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I am trying to get all installed apps in the computers of my domain but i haven't found a way to get the information in an accurate way first i was trying to achieve this through the registry key:

  HKLM:\Software\Wow6432Node\Microsoft\Windows\CurrentVersion\Uninstall\*

but this returned more info than i need like updates installed. So i searched for another way and I found that the wmi class Win32_product contains all installed apps but after trying with this y have found that the info that recolects is incorrect

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¿why there are some apps like google chrome, free proxy, dell system diagnostics, that does not appear when querying the class?

In this link is the answer for this question

With powershell get exactly the same application list as in Add/Remove programms

¡there is a way to accurately get all installed applications in windows via powershell or command line?

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The WMI class Win32_Product uses the MSI provider to collect installed program data. This means you're only going to get data on software/packages installed using MSI. Further, calling this class causes a repair action to be executed on every program it returns. Most of the time this isn't an issue, but it will fill up the event log and can cause issues for some software. You can get more detail on this link: Win32_Product Class

Most scripters, coders, etc use one of two things; 1) Registry Query, 2) WMI query of the SCCM class SMS_InstalledSoftware. Obviously the SCCM class requires SCCM to be installed on the host. You can read more about that HERE. So that really only leaves the registry query for most folx. Don't fret though, because all the work was already done for you by TSG.

Your pot of gold is "Use PowerShell to Quickly Find Installed Software"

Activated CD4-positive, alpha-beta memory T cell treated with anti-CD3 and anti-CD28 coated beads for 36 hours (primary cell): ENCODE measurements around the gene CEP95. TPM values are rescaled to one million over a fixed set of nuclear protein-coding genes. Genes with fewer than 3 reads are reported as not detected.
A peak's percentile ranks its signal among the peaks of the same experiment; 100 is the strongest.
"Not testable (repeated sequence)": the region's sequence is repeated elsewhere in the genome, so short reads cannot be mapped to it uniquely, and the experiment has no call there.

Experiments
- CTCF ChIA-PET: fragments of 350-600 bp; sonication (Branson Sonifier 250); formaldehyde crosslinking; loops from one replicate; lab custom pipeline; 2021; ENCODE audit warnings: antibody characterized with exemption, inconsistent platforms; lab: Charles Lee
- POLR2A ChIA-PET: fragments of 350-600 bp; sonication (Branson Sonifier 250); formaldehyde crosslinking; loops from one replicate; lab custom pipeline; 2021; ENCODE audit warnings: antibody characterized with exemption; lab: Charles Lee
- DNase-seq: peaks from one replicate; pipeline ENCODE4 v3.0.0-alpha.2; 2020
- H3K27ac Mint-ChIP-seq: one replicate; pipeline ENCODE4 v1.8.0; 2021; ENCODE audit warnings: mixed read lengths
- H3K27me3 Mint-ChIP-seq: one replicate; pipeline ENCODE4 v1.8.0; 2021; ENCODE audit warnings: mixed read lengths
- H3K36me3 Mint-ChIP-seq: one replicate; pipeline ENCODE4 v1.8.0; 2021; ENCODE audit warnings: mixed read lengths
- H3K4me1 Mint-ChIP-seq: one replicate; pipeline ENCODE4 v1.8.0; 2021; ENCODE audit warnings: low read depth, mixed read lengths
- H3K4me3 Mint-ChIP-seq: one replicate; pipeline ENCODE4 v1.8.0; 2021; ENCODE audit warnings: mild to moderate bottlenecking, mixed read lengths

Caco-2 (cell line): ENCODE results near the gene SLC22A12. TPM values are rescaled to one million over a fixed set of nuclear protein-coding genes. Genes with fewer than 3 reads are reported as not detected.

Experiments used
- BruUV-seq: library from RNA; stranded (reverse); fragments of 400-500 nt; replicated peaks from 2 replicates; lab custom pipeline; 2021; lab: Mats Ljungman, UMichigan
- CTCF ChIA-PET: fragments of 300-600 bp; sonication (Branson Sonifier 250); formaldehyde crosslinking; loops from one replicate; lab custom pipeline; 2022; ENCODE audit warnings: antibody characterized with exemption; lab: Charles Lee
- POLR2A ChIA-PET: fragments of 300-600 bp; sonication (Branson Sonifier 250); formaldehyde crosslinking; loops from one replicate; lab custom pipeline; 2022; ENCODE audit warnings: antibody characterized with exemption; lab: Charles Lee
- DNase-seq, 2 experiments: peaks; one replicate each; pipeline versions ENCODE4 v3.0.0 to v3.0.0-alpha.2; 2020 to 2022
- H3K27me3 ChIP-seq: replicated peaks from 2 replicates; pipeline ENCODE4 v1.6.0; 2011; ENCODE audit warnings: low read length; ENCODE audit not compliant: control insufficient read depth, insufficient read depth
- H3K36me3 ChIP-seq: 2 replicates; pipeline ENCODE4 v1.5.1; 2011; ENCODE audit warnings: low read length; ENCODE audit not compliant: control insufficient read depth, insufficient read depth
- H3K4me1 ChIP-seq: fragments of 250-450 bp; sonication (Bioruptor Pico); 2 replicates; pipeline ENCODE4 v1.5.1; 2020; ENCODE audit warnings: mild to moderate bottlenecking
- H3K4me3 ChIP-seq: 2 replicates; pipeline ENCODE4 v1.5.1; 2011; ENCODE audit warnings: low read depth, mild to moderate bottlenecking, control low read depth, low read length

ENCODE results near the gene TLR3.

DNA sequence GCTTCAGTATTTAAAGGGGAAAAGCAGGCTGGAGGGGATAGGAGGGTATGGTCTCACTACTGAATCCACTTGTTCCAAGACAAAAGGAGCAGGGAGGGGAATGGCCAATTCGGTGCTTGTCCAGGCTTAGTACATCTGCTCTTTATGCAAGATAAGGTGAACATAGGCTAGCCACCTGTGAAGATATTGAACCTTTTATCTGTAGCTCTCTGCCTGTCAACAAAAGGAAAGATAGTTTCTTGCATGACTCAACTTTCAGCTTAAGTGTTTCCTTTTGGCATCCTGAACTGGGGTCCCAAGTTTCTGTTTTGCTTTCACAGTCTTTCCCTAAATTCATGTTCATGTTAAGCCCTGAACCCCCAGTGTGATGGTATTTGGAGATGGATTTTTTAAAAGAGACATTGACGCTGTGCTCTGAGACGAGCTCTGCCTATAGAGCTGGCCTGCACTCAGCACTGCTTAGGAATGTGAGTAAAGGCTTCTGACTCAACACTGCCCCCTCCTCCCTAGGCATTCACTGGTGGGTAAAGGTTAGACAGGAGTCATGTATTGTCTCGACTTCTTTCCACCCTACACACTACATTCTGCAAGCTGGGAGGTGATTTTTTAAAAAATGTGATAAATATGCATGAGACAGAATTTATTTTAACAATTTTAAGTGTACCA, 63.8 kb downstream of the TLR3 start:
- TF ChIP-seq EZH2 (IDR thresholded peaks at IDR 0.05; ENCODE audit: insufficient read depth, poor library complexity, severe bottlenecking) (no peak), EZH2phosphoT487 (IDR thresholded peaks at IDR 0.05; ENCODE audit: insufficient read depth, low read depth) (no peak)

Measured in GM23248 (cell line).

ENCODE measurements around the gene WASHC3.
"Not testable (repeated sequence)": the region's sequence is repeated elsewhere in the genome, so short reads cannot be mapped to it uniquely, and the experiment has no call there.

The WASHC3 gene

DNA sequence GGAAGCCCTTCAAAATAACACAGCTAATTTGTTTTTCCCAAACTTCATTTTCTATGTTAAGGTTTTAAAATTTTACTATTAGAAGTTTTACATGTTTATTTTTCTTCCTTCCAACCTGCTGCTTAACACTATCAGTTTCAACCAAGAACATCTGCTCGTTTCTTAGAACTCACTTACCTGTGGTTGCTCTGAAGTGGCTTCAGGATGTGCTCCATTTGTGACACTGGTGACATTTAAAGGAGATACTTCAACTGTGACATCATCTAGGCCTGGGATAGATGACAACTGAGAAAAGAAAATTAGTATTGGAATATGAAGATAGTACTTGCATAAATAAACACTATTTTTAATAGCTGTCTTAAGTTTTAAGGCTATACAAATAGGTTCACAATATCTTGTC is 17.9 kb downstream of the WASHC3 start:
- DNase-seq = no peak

While I'd do things slightly differently than in that post, it has all the heavy lifting already written. With a little aptitude and some google searching you can customize as you wish.

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I'm not sure if you're intentionally ignoring 64-bit software, but keep in mind that the SOFTWARE\Wow6432Node is only supposed to be for 32 bit software running on a 64 bit machine. You also have HKLM\SOFTWARE\Microsoft\Windows\CurrentVersion\Uninstall\

If you want all software, you'll need to aggregate a few methods/sources. Those two keys should have most, if not all. You must also consider HKEY_USERS[each user]\SOFTWARE\Microsoft\Windows\CurrentVersion\Uninstall\ and its Wow6432Node counterpart. Applications like DropBox, sometimes google chrome, and a few others are installed only in the user environment. I suspect this is also why the Win32_Product does not have those specific packages.

For filtering your aggregated list, there isn't a simple way. You could exclude those with the key System=1 or Publisher="Microsoft Corporation" (double check the key name; I may have remembered wrong). Those keys are used in some non-essential software too, though.

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Wmic might useful tool for this. For example : wmic product get Name, Version.

C:\Windows\System32>wmic product get Name, Version
Name                                                                     Version
    Windows 7 USB/DVD Download Tool                                          1.0.30
    Microsoft Office OneNote MUI (English) 2010                              14.0.70
    ...  
    Oracle VM VirtualBox 5.0.10                                              5.0.10

Beaware that this command might fail listing some installed programgs. For me on Windows 7 it does not see that Opera is installed.

There also many options for formatting the output: http://www.pearsonitcertification.com/articles/article.aspx?p=1700427&seqNum=4

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    Using wmic is the same as using get-wmiobject so it must bring the same incomplete information – kimo pryvt Dec 21 '15 at 7:21

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